Perhaps the dilemma is less stark if the purpose of an intervention involving misleading people, and hence debatable ethics, is precisely aimed at combating the criminal use of fakery? GoDaddy is one of the world’s largest web hosting companies, managing well over 70 million domains for more than 20 million customers. In 2019, it suffered an embarrassing security breach, in which the accounts of around 28,000 service users were compromised. Understandably, such a company wants to protect itself against such attacks.

Phishing, a form of computer crime in which the perpetrators approach individuals posing as someone legitimate to try and obtain sensitive data, is not just used to steal money or people’s identities, but also to break into corporate systems. For companies like GoDaddy, it is important to ensure that employees are capable of spotting such attempts, and don’t get taken in.

In December of last year, several hundreds of GoDaddy’s staff received an email from the address, promising them a one-time $650 Holiday bonus. All they had to do is click a link to select their location and provide some other details. About 500 of them received another email a few days later, from GoDaddy’s chief security officer, to inform them that they had failed a phishing test.

Sign saying ‘No Pishing’
Sign saying ‘No Pishing’
Good attempt, but unlikely to be totally effective on its own (photo: Widjaya Ivan/Flickr CC BY)

It is not uncommon for companies to conduct such exercises to test their staff’s susceptibility to phishing. This one plainly sought to activate people’s emotions: in a period where many are experiencing financial hardship, the prospect of a bonus is very appealing. Was it, as some say, cruel and indeed unethical to do so? Or should such an exercise, to be effective, be as realistic as possible and use the same kind of ingenious, sophisticated social engineering techniques criminals use to weaken their targets’ sceptical tendencies?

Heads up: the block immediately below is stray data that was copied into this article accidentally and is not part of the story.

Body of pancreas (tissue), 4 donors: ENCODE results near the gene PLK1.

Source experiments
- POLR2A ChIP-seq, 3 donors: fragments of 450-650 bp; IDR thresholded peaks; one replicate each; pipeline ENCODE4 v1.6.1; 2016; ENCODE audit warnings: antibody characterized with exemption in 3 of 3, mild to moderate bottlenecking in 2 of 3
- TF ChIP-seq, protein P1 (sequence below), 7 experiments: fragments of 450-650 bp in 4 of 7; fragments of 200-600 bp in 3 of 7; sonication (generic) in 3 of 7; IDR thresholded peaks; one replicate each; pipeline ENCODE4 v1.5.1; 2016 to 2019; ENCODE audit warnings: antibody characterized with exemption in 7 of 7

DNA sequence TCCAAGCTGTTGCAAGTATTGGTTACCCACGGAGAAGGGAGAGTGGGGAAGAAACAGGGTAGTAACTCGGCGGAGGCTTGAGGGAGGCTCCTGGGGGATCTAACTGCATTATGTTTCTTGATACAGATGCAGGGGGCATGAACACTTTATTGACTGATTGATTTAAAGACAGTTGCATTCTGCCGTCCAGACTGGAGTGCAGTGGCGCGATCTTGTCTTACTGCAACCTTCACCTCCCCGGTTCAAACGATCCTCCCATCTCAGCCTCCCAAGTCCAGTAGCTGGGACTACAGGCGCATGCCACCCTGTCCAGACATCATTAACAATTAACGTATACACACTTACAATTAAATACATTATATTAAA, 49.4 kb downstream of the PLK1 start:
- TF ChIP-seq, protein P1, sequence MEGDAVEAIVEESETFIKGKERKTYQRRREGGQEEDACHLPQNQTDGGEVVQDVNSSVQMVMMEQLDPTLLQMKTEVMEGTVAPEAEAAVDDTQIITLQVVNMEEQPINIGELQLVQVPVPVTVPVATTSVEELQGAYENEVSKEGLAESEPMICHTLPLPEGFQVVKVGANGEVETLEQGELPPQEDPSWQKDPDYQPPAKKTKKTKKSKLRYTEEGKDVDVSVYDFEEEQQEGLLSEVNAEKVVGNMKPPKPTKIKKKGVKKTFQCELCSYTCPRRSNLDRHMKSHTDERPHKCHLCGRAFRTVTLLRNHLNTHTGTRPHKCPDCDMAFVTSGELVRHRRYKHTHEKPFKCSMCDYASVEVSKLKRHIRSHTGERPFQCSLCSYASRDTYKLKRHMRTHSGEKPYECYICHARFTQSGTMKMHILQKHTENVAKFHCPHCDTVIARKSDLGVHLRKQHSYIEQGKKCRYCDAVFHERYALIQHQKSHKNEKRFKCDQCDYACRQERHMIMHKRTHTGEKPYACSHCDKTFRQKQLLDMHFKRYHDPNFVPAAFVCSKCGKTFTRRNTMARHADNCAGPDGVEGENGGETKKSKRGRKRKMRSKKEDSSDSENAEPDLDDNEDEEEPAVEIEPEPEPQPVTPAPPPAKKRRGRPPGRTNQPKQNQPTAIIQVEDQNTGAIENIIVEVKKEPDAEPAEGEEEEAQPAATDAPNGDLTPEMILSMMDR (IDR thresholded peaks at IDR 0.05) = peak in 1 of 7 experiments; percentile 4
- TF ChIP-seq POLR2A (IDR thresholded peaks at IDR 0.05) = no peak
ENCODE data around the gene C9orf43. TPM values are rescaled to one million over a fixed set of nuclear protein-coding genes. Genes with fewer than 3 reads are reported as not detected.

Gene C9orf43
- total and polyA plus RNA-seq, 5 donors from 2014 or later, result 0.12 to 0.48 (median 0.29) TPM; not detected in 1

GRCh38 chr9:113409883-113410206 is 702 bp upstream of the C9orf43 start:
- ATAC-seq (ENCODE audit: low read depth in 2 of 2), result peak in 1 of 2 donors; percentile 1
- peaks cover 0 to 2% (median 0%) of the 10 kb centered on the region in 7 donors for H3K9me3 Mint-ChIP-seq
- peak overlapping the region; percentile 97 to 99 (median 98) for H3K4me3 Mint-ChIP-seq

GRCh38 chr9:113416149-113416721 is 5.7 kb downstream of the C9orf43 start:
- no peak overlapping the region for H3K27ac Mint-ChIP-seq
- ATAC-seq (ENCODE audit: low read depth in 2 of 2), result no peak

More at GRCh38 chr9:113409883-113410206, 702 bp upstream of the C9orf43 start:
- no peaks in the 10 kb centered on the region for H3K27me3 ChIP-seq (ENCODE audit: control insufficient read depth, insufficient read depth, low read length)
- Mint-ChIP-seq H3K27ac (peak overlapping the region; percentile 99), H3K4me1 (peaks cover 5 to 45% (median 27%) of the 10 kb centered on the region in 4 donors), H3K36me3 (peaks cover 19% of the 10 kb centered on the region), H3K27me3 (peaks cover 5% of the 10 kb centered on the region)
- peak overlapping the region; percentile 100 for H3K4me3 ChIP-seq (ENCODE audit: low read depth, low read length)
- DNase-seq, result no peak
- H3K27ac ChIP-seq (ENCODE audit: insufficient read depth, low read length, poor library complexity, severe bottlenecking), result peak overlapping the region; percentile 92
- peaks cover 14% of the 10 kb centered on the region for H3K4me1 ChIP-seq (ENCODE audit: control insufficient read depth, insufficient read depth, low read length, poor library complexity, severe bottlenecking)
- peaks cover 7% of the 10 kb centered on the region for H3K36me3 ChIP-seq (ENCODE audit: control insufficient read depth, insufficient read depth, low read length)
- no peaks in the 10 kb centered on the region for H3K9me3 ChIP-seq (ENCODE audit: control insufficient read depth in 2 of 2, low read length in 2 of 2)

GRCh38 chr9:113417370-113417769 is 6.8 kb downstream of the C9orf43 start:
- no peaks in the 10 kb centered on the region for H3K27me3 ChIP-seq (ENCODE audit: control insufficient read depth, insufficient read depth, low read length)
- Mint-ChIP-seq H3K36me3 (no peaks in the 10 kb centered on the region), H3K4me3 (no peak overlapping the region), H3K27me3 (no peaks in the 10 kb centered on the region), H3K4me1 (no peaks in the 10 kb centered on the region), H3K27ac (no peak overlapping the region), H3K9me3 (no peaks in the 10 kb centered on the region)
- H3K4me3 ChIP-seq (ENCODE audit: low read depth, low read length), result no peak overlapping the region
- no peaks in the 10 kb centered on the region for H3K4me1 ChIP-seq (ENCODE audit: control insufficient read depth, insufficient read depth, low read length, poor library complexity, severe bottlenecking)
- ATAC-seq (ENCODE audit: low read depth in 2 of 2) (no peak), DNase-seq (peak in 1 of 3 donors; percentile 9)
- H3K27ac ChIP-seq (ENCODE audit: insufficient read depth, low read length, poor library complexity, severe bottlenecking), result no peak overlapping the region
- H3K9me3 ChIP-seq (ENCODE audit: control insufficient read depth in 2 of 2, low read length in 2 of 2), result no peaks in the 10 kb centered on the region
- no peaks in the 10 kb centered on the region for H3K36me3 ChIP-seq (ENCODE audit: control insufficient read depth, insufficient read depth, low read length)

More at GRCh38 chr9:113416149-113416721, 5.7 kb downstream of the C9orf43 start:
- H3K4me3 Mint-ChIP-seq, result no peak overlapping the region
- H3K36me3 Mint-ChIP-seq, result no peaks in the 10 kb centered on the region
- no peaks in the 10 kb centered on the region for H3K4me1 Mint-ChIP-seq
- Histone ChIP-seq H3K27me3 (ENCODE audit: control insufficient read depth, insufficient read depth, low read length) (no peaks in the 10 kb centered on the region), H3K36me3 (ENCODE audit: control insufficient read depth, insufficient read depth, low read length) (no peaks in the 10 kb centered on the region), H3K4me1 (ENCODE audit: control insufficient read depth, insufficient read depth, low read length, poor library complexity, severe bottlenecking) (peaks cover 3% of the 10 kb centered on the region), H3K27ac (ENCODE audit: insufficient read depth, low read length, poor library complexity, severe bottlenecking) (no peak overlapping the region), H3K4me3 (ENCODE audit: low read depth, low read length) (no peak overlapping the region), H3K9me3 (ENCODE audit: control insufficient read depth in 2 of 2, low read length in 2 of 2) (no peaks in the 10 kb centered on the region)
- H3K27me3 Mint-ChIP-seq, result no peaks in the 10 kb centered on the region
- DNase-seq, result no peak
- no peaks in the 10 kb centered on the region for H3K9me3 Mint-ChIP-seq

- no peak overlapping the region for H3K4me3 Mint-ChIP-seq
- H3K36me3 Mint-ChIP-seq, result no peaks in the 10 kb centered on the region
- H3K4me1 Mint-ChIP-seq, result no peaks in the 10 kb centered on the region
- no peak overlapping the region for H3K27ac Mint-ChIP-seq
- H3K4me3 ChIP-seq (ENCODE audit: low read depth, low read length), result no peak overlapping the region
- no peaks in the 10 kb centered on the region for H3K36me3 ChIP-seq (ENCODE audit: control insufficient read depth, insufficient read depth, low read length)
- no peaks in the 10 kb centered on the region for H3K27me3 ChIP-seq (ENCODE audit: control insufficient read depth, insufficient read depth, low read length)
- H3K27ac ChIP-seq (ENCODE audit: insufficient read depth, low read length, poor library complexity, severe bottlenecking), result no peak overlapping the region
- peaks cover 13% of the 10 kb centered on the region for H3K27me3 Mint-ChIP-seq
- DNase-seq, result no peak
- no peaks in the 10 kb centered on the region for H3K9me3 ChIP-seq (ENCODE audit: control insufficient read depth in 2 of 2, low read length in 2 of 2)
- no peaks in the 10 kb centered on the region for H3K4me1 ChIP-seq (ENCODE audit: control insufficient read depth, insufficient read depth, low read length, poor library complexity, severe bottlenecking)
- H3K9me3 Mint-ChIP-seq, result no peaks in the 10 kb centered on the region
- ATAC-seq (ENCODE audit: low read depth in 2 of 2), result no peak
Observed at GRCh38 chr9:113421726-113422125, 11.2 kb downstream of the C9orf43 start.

If the benevolent producers of the test email were able to come up with this kind of cynical deceit, actual scammers can surely do the same thing. But does that justify the undoubted hurt it caused the employees who fell for it? Even if the company does not blame (let alone punish) the employees who were caught out, there may be instrumental considerations to take into account as well. How might this exercise affect employees’ attitude towards their employer? Might they become more suspicious and less trusting about all communications from the company?

Formulating a strategy to counteract a real threat of deception does not seem to make handling the ethical concerns involved any easier. Simplistic thinking, especially when decisions have an ethical dimension, is appealing. The allure of both a pure consequentialist perspective in which “the end justifies the means”, and a pure deontological one, in which moral rules are not negotiable is unmistakeable. But the former would effectively dismiss any ethical concerns, and the latter would do likewise with any beneficial outcomes.

In the real world of greyscales, both matter. As a decision-maker, we cannot escape having to make a judgement call by hiding behind oversimplified principles. But also as an observer and a potential critic, we should be conscious of the difficulty that inheres in making such trade-offs, before we feel justified outrage.

Originally published at on January 22, 2021.

Thanks for reading this article — I hope you enjoyed it. Please do share it far and wide — there are handy Twitter and Facebook buttons nearby, and you can click here to share it via LinkedIn, or simply copy and paste this link. See all my other articles featuring observations of human behaviour (I publish one every Friday) here. Thank you!

Accidental behavioural economist in search of wisdom. Uses insights from (behavioural) economics in organization development. On Twitter as @koenfucius